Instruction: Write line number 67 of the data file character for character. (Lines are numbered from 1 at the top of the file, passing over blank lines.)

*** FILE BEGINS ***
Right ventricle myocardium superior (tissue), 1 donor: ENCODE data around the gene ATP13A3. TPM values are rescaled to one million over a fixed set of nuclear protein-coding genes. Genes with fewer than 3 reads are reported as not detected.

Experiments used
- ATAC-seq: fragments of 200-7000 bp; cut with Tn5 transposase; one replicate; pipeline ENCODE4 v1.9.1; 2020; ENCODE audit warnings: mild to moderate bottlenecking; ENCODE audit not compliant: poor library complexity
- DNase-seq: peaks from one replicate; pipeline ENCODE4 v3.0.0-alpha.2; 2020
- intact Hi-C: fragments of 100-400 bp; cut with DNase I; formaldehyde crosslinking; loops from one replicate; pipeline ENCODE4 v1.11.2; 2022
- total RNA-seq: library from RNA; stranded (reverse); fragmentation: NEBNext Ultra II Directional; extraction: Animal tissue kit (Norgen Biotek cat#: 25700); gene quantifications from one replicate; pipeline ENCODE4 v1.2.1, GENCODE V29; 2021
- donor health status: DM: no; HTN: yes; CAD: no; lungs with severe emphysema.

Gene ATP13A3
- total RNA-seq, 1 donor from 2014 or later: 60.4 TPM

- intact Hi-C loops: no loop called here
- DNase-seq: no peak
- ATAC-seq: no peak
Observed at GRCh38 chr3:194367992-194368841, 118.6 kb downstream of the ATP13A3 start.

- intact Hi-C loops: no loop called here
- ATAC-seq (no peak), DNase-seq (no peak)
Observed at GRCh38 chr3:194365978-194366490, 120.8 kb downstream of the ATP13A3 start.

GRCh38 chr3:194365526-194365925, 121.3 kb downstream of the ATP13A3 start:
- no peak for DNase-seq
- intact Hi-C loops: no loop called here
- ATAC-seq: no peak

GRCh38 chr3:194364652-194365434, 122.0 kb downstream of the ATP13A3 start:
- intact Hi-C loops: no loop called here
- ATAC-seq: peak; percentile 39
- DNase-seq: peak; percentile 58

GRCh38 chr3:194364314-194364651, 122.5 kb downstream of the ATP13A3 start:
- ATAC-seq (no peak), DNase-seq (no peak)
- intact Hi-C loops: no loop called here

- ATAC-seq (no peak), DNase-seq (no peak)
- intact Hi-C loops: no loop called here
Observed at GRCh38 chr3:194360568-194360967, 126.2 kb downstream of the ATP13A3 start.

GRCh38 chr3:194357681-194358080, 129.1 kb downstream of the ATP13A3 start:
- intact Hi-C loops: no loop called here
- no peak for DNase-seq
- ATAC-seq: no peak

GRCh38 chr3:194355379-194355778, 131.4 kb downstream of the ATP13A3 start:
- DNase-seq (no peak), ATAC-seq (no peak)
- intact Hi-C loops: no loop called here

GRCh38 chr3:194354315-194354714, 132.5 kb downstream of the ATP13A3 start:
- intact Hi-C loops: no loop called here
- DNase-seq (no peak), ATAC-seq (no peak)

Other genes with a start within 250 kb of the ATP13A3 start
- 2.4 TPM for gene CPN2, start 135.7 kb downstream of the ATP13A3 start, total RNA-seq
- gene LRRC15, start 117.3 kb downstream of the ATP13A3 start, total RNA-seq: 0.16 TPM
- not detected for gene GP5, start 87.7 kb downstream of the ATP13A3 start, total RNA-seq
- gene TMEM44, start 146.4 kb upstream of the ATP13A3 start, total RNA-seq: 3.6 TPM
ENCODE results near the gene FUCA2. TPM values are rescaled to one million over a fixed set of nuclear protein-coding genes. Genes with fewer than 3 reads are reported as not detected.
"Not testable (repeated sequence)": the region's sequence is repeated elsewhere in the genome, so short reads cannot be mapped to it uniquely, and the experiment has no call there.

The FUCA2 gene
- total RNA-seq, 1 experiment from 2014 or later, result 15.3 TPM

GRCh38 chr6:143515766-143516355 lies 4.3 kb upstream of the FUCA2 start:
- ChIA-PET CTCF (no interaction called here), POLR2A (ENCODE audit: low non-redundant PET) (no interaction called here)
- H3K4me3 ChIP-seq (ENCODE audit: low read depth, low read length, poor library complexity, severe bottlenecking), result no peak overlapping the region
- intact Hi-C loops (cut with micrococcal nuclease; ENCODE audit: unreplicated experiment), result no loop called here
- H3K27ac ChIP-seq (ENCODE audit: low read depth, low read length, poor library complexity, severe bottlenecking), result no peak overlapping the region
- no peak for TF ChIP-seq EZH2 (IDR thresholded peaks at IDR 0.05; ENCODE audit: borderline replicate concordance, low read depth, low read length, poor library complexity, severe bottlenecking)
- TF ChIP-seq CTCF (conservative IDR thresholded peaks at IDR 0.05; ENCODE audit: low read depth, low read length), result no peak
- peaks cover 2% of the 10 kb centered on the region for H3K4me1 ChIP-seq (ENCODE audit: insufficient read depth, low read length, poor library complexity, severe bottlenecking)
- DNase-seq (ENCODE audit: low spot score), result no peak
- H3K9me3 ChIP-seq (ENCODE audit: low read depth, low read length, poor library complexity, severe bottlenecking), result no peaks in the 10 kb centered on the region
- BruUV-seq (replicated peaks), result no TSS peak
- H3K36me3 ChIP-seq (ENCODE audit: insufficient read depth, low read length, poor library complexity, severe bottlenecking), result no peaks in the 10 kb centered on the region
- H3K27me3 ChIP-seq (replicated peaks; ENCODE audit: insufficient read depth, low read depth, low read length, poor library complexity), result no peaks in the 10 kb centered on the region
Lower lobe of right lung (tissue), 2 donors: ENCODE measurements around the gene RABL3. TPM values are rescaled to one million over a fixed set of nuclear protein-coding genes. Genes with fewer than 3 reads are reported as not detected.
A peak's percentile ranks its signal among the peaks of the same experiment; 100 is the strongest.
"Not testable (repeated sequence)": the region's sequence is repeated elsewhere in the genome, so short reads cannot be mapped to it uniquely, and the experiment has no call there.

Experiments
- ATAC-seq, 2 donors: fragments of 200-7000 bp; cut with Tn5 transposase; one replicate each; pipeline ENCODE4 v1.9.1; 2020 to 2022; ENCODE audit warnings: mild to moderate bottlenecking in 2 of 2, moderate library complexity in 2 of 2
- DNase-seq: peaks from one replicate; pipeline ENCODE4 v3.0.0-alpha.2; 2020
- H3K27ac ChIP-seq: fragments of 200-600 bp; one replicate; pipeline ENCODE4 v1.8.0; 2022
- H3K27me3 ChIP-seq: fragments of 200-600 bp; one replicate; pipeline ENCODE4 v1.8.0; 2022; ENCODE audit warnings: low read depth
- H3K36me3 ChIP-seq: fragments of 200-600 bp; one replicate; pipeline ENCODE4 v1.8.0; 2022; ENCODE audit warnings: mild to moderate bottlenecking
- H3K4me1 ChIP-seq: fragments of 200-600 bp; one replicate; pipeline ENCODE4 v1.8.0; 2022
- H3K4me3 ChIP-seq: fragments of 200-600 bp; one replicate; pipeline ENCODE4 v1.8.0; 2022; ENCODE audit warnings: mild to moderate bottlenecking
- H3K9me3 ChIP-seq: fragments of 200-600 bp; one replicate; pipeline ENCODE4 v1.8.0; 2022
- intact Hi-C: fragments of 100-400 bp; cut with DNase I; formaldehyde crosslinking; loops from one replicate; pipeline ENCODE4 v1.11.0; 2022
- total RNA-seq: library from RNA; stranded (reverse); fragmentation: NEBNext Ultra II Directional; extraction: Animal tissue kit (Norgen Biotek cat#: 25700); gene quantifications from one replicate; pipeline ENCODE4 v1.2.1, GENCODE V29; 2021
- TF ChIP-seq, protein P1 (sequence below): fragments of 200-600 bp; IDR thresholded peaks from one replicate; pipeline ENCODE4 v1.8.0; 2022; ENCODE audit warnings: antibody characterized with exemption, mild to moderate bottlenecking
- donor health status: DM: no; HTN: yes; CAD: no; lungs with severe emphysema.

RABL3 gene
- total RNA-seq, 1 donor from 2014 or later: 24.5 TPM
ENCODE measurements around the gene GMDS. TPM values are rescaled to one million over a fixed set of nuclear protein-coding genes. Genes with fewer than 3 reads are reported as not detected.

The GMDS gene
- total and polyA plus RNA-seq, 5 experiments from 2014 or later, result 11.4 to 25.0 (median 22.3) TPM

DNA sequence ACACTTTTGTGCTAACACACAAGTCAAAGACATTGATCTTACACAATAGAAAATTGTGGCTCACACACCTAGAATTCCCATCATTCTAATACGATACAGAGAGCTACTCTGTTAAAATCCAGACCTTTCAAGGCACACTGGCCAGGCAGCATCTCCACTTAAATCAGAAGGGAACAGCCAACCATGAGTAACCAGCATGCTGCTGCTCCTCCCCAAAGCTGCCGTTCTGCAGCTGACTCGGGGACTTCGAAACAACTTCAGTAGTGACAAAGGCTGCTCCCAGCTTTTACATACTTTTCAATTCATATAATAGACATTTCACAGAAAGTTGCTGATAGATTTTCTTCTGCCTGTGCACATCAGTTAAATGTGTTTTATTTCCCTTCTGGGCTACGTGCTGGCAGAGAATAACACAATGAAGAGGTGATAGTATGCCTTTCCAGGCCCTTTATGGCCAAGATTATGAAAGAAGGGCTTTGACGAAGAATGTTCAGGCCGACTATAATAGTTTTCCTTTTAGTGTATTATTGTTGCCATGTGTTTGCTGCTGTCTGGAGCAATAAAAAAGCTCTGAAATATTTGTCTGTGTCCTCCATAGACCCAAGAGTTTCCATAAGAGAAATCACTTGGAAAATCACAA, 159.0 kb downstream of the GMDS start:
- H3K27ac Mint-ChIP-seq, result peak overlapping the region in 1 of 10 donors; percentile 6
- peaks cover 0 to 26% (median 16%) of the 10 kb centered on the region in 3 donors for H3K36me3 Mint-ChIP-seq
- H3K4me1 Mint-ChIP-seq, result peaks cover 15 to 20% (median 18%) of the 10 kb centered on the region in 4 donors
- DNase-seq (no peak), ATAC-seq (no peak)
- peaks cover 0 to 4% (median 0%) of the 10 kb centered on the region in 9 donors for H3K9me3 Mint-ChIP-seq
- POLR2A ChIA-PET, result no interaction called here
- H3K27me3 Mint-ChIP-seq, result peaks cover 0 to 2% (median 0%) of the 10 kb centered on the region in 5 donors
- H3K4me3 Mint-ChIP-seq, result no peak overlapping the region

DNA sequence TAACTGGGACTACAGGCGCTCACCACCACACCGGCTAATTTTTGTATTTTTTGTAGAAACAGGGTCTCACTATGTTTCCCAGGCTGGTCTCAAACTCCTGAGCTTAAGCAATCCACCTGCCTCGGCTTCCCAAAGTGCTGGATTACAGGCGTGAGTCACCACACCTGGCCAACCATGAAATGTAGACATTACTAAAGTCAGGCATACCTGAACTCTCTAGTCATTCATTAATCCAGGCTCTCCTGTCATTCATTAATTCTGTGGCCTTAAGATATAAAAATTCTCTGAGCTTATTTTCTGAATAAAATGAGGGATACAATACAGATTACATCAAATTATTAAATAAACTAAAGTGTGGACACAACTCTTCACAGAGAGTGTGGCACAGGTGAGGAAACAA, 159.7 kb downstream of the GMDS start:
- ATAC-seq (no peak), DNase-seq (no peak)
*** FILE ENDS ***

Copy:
- ATAC-seq, 2 donors: fragments of 200-7000 bp; cut with Tn5 transposase; one replicate each; pipeline ENCODE4 v1.9.1; 2020 to 2022; ENCODE audit warnings: mild to moderate bottlenecking in 2 of 2, moderate library complexity in 2 of 2